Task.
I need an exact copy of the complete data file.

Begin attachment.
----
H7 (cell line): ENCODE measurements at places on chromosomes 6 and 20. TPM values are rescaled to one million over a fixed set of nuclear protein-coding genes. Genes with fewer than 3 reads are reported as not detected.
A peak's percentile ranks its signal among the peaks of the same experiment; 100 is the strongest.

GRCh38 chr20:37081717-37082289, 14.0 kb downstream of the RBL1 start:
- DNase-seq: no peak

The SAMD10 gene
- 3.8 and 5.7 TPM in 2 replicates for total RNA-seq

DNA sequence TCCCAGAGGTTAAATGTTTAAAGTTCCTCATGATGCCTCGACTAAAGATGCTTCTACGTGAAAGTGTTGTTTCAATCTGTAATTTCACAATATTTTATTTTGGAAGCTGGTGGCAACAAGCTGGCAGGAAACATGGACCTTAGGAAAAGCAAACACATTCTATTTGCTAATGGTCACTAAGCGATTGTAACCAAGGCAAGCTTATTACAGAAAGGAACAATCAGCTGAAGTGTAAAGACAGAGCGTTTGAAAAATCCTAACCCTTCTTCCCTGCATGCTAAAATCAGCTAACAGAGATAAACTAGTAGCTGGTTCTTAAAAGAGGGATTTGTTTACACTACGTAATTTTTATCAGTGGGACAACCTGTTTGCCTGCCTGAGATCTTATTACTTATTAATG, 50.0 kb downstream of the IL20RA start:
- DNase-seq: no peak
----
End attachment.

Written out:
H7 (cell line): ENCODE measurements at places on chromosomes 6 and 20. TPM values are rescaled to one million over a fixed set of nuclear protein-coding genes. Genes with fewer than 3 reads are reported as not detected.
A peak's percentile ranks its signal among the peaks of the same experiment; 100 is the strongest.

GRCh38 chr20:37081717-37082289, 14.0 kb downstream of the RBL1 start:
- DNase-seq: no peak

The SAMD10 gene
- 3.8 and 5.7 TPM in 2 replicates for total RNA-seq

DNA sequence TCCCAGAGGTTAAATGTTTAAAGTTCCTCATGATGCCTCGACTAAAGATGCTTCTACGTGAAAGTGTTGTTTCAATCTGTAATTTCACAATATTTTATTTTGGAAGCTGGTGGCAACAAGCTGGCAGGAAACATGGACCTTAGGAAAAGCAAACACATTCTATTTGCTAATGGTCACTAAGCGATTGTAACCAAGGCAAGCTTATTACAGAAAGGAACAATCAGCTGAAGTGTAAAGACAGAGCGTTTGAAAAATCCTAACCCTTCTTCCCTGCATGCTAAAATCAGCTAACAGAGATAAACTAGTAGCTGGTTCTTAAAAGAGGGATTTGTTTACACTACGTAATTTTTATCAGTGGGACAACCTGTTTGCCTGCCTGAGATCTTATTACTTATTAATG, 50.0 kb downstream of the IL20RA start:
- DNase-seq: no peak